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The effects of a unit of blood on a patient?

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JR32 View Drop Down
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  Quote JR32 Quote  Post ReplyReply bullet Topic: The effects of a unit of blood on a patient?
    Posted: Feb 05 2008 at 10:52am
I was wondering if anyone out there has any info or articles discussing the effect of putting on  a unit of Prbc's for a patient while on Cpb.  We notice our patients have a arterial pressure drop and vasodilate out. Our Doctor was wanting to know if any article discuss why and the effects it has on the patient.
                                                   
                                       Thanks jr28
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samolyk View Drop Down
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  Quote samolyk Quote  Post ReplyReply bullet Posted: Feb 05 2008 at 2:04pm
jr28 Check out this Link to a Downloadable PDF. http://www.pnas.org/cgi/reprint/0708160104v1?maxtoshow=&HITS=10&hits=10&RESULTFORMAT=&fulltext=transfusion&searchid=1&FIRSTINDEX=0&resourcetype=HWCIT
 
Look closely at the graphs of what changes take place in stored donor "allogeneic" blood. It will make you think twice before transfusing PRBC's and make you want to wash every unit before you put it in your pump!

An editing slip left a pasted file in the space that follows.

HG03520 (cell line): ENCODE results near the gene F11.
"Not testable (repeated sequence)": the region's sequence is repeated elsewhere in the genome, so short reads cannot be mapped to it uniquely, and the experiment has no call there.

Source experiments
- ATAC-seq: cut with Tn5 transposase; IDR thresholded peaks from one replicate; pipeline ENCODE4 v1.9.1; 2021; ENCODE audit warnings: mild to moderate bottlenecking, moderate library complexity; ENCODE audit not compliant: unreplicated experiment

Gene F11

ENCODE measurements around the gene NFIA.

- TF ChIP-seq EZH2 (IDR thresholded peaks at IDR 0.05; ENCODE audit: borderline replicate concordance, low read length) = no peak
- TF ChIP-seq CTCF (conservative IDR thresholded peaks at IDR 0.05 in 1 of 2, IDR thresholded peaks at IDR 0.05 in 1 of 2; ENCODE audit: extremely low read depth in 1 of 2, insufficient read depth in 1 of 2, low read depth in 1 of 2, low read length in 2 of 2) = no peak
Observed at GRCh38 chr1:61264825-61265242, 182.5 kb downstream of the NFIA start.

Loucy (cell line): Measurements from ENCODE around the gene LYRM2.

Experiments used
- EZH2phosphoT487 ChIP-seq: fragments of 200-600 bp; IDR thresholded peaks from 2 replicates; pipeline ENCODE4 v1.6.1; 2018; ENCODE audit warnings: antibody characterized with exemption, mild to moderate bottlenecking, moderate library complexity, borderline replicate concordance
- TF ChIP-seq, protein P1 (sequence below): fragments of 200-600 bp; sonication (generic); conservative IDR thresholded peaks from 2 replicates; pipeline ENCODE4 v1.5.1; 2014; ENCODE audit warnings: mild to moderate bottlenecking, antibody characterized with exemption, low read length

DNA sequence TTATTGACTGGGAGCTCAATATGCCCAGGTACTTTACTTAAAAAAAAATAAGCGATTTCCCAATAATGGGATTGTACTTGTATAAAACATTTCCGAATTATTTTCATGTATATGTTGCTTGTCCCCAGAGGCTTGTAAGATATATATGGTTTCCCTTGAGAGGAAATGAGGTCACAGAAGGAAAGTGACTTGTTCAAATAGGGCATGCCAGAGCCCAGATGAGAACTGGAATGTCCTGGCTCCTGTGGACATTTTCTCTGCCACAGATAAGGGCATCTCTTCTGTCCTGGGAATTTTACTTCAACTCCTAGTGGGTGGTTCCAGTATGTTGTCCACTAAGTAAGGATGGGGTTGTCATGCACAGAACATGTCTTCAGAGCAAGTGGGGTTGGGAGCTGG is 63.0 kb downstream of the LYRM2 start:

Autologous Blood Conservation and blood product avoidance is the hotest topic in CV surgery today. If you learn as a team to manage blood better your outcomes will Improve dramatically.
 
 
Keith A. Samolyk CCP,LCP
Global Blood Resources LLC
P.O. Box 383 Somers, CT 06071
T(800)942-9243
F(860)763-7045
www.mybloodfirst.com
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racine View Drop Down
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  Quote racine Quote  Post ReplyReply bullet Posted: Feb 05 2010 at 6:11pm
Keith, the practice of washing bank blood prior to transfusion into the pump on CPB is a controversial one.  I posed this question to a pathologist and another physician affiliated with AABB at the Blood Mgt meeting in Wyoming a couple of years ago and both felt that though the practice seemed sound and possibly advantageous, there was just not any significant evidence to support the practice one way or another and that doing so places the practitioner in a liable position in the eyes of the AABB.  It may seem logical to many to do this and possibly as a no-brainer to others but I had to go with the recommendation of these two experts.  Do you know of any new data or studies in the last 2 years to support this practice?  If so can you elaborate?  It is clear to me the advantages of cell washing but it becomes "blood processing"  in the eyes of the AABB. 
Thanks,
Racine
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samolyk View Drop Down
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  Quote samolyk Quote  Post ReplyReply bullet Posted: Feb 08 2010 at 7:53am
Hello Racine,
 
Once blood is removed from the body it starts to change immediately and deteriorates (even platelets in ANH blood in hours). There is evidence out there that blood thats older than 10 days has negatively transformed enough that it can be implicated in morbidity.